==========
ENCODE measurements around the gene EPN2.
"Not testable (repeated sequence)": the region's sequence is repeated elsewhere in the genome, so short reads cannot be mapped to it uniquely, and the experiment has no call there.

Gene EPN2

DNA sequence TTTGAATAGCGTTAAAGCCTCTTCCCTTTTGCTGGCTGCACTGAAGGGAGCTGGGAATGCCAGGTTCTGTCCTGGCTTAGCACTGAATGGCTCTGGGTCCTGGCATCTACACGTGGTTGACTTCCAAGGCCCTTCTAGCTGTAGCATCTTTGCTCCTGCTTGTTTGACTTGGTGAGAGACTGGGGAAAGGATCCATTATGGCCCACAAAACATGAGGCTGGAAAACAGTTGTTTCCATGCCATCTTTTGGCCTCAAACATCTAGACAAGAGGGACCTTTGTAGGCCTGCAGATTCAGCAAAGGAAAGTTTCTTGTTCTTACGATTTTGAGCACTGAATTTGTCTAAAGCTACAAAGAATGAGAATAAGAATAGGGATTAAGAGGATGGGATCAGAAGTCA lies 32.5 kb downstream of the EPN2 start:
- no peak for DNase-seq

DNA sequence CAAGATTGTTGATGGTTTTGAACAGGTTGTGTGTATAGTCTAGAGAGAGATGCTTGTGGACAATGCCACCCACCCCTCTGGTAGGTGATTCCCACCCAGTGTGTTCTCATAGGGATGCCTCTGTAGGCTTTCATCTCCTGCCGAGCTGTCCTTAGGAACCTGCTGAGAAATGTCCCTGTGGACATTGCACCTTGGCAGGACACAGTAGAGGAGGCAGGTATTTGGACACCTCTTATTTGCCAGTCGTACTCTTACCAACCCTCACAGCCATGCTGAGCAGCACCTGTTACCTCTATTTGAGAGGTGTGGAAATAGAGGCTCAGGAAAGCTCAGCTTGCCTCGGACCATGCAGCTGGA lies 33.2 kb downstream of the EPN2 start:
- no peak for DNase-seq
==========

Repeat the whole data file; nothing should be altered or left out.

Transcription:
ENCODE measurements around the gene EPN2.
"Not testable (repeated sequence)": the region's sequence is repeated elsewhere in the genome, so short reads cannot be mapped to it uniquely, and the experiment has no call there.

Gene EPN2

DNA sequence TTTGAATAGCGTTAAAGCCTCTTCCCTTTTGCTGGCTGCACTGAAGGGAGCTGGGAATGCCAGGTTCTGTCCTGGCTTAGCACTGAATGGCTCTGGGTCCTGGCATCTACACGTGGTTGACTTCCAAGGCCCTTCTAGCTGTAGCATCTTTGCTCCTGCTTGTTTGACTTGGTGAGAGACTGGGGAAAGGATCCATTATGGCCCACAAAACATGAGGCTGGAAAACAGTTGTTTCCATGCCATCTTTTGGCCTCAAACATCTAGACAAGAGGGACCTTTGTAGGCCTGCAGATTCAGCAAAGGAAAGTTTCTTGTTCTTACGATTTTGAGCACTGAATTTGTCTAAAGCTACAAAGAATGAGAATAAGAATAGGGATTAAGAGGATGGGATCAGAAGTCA lies 32.5 kb downstream of the EPN2 start:
- no peak for DNase-seq

DNA sequence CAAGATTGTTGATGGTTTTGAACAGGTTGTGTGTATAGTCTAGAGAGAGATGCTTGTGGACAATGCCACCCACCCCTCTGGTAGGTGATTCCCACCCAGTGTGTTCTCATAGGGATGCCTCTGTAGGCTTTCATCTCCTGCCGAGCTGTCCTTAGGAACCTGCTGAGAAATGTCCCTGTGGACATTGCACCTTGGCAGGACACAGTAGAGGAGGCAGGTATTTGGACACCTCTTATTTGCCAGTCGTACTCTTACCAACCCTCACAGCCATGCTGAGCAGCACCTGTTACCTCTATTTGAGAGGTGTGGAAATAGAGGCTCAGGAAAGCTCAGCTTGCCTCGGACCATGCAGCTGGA lies 33.2 kb downstream of the EPN2 start:
- no peak for DNase-seq